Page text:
DIY Finishing - Sanding - Finishing Techniques

Why do I have such high consumption when painting MDF furniture?

The other day a friend of mine who produces furniture with painted MDF fronts called me to ask me how much paint consumption should be per 1 m² of MDF primed. From her voice I realized that something was not right. I knew that the application is done by spraying, with an ordinary cup gun. I replied that it would be around 200 g/m², prepared with hardener and - if necessary - thinner, and even 250-300 g/m² if the model has cutouts, profiles, edges, hollow frames and other machining that increase the losses. But the reality was very far from the figures I had given, and analyzing the reasons why it was reaching such consumptions convinced me to write this article.

mdf furniture, paint consumption

What the theory says

In the case of varnishes and paints applied on primed MDF, the consumption is between 110 and 150 g/m², prepared material (hardener, thinner) remaining on the surface. If you spill more than this amount of liquid per 1 m² of non-absorbing flat surface (as is the case with paints and varnishes that are applied to the primed surface) it will be difficult to keep the liquid on the surface because it tends to run off. The same is true of varnishes/paints, and what is consumed in excess of the recommended amount is wastage.

These materials are also used for wood, they are not specific MDF. In general, the consumption of finishing material on a coating, the material remaining on the surface without loss, varies according to the type of material, its viscosity, the absorbency of the substrate and the method of application. In spraying, it can range from 60-70 g/m² in the case of pastes to 200-250 g/m² in thixotropic paints and varnishes. These consumptions are generally found in the manufacturer's recommendations - in product, technology or label sheets.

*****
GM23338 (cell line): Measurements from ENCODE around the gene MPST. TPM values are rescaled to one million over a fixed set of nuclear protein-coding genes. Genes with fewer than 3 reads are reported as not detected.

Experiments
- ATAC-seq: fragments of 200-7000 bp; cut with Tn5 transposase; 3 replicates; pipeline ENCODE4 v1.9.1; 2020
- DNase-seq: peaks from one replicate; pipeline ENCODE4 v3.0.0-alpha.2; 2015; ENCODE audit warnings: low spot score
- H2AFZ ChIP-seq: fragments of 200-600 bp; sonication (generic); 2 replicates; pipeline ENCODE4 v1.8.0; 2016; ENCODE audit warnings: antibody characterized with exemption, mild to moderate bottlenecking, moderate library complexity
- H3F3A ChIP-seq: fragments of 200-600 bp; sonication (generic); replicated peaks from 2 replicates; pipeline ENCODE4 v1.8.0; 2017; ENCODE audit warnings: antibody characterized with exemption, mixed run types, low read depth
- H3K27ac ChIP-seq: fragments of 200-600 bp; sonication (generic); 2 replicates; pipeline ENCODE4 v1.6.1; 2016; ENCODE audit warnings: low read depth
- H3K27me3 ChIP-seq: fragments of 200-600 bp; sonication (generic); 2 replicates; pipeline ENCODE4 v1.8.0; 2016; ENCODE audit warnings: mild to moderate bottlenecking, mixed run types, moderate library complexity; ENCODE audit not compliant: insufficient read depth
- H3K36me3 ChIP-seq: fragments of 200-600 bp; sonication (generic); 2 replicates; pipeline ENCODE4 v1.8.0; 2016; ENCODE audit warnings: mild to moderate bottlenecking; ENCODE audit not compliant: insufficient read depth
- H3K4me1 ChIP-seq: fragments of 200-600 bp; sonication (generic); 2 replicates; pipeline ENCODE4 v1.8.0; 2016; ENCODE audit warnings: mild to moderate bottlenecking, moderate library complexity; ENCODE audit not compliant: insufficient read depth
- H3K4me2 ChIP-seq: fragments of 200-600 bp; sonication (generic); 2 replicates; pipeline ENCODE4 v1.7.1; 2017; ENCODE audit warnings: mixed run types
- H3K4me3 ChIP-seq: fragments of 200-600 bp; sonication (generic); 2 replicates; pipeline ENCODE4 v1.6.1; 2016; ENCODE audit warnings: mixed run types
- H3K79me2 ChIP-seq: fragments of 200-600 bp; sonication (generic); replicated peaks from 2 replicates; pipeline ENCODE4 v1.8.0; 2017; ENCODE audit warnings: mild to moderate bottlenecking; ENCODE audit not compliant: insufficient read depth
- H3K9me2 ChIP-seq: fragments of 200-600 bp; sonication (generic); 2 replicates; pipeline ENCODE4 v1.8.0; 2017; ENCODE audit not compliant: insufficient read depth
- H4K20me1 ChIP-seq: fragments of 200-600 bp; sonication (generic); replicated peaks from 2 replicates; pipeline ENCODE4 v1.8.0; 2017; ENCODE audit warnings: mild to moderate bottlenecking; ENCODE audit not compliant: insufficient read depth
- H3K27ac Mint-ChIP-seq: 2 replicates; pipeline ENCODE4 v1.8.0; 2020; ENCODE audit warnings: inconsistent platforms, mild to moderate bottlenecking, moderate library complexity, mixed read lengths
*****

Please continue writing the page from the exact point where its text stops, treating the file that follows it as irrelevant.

The Bites They are thinner and absorb into the wood, but do not form a film, so consumption is low. At the other end of the spectrum are thixotropic materials which have the property of being non-flowing due to components that increase surface tension. This property allows a large quantity to be applied to a horizontal or vertical surface without leakage.

Why losses occur

When the application is done by conventional spraying (with a can gun and air pressure from a compressor) the losses can be very high. In theory they range from 20% for flat surfaces up to 60% for frames and frames. But the reality is different and losses can be 3-4 times higher. They occur mainly due to the high air pressure coming from the compressor and entering the gun. You should be working with a pressure of 3-3.5 atm, max 4. Often you work with 6-7 because the high pressure gives the feeling of productivity. It feels like the hand "runs away" when the pressure is high, but it also increases the amount of paint thrown in the air (overspray). And all that is wasted.